I did a lot of rewarding stuff in plays, but I’ve not done anything in children’s programming. But I think Swami and friends is a part of Malgudi days. Because there were many other episodes I did in Malgudi days which were general stories. And I don’t know whether the kids carried on watching the other single stories. But this I know definitely that the Swami and friends series of Malgudi Days has a special place in everybody’s hearts when they mention Malgudi Days.
A.J.: Tell us about how the series was conceptualized, not just conceptualized but even the process of adapting it from this literary form to a visual form and everything that went along with it.
M.J.: We were going to use hindi as a language, and a lot of people turn off, in the South etc. (It was) a very calculated decision that the Hindi would be kept extremely simple. It would be the spoken language that people speak in their houses, there’d be no literary flairs or dramatic use of the language, which I was very particular when I wrote the dialogue to keep it extremely simple, colloquial, so that the translators also, whoever worked on it, they also made sure that the dialogue was straightforward, simple hindi and I think people did not remark on it, it is what made the children absorb it very easily.
A.J.: Did you face any major challenges while creating the show?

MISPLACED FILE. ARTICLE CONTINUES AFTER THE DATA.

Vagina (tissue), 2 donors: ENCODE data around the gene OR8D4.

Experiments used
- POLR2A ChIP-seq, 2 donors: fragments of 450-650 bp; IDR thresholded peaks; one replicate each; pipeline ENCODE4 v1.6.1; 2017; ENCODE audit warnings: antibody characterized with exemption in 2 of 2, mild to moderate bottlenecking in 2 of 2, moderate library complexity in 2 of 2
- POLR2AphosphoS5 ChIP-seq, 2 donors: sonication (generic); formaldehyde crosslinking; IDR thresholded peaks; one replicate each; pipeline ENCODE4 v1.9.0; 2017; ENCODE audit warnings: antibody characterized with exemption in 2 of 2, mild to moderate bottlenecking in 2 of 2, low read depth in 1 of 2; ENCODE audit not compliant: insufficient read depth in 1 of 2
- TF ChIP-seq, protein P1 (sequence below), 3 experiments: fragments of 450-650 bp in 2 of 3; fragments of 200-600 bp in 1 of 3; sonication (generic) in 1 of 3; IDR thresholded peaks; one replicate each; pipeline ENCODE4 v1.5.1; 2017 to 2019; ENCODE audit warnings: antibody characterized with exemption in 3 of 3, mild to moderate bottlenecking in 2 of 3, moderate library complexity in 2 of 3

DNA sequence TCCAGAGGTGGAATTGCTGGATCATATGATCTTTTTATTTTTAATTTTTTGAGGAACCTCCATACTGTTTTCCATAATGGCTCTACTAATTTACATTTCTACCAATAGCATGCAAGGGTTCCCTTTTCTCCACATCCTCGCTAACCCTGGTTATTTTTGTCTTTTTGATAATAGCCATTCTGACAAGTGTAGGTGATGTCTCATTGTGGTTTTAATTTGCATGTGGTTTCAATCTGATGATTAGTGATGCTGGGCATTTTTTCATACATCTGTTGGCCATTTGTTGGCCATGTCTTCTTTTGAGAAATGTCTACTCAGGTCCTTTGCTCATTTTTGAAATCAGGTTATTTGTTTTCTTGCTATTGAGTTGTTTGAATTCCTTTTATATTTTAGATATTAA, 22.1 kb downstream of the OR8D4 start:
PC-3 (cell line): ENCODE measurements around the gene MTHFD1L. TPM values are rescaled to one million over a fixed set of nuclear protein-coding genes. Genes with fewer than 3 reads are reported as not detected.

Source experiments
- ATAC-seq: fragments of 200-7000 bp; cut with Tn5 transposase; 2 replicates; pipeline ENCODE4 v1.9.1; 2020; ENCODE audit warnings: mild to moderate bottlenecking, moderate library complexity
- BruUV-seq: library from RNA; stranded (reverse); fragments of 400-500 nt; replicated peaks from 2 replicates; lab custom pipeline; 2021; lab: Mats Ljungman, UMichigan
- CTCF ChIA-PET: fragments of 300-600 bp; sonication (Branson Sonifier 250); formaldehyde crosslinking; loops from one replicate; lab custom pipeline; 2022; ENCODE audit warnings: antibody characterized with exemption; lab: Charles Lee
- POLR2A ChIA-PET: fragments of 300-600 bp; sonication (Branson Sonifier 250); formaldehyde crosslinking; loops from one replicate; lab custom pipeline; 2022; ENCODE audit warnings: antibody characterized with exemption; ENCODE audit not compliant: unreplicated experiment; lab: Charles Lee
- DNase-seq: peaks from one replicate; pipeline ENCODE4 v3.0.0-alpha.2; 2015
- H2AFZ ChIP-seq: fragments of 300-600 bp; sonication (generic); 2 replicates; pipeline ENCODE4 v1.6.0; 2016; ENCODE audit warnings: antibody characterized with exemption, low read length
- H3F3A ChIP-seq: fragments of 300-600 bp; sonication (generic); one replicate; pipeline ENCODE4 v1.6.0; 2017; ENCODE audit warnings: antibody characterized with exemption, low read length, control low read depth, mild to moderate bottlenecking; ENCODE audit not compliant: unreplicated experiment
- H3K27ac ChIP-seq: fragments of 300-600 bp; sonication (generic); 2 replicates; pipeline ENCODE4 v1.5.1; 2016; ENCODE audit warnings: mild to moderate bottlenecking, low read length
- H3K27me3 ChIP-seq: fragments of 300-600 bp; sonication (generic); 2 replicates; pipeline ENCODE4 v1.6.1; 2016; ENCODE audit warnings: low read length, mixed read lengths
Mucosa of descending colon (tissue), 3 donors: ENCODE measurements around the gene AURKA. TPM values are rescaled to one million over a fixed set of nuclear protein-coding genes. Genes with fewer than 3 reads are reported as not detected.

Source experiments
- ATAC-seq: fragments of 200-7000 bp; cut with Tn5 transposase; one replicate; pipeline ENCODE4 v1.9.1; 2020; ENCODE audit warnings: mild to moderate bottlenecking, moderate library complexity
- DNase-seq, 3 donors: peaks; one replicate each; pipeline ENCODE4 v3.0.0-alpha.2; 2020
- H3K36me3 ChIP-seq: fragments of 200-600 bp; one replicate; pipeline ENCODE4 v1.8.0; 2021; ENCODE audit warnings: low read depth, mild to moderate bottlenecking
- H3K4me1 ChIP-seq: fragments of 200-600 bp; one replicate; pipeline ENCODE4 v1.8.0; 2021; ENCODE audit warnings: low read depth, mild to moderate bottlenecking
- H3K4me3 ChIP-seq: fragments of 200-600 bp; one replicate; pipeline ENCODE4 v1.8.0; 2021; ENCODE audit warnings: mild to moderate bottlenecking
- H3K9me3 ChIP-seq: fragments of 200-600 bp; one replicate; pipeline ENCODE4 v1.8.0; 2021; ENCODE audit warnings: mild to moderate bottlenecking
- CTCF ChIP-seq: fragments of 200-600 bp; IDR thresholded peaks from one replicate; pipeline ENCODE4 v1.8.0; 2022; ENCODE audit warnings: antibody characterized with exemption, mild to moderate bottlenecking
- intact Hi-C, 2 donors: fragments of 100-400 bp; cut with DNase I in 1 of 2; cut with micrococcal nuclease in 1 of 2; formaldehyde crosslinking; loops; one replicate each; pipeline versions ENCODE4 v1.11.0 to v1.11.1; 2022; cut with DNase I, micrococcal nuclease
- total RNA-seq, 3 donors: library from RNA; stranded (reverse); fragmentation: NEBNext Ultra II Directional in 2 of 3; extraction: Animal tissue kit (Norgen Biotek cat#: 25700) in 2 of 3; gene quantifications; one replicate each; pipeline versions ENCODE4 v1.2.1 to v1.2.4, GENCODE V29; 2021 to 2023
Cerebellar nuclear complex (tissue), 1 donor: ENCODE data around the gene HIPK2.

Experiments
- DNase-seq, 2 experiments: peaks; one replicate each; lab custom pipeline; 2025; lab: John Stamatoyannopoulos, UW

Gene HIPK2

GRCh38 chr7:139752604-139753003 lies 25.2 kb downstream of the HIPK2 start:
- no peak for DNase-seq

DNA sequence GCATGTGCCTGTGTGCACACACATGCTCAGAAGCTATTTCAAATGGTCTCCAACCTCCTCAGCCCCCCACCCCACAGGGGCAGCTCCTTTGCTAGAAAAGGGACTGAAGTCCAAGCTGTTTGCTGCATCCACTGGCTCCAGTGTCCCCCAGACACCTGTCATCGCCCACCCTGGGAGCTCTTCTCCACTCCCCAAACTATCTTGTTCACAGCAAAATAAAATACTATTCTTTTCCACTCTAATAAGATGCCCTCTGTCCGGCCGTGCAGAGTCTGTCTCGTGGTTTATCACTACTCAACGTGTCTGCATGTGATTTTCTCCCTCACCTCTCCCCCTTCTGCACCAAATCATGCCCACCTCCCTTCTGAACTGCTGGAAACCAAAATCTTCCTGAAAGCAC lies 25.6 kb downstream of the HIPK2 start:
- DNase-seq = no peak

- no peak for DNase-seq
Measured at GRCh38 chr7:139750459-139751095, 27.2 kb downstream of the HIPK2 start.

M.J.: Very frankly since I was not a part of the production team, and I was more on the writing team, to me there were hardly any mountains to climb.
I struggle with myself when I had to write the screenplay as to how there was difficult moments. The challenges – adapting from literature to screen – because many of the stories, if you’ve read RK Narayan stories, they don’t have a dramatic structure. That would be the most difficult thing – very flat. It doesn’t build up from – we classically believe the central conflict – and you start and you build it up and you resolve it – there’s nothing like that in his stories. They’re very linear. One character will come and speak to another character and it’ll taper off and at the end of the story. See when you’re reading literature you don’t even think of these things. When I had to look at the story I said how do I turn this into a screenplay? So that I had to create and build up a little bit of the dramatic conflict, and sometimes I had to create a resolution. And I think the most mindboggling for me was that many of his stories were just two pages, three pages. So they don’t even translate into a half an hour episode. How do you then create, and with R K Narayan sitting on your head, you can’t add characters, you can’t add story substance, and to find a way as a writer to take the same character, and extrapolate on how the character would, by adding events. And those events have to match, with not only the character but the placement of where they were.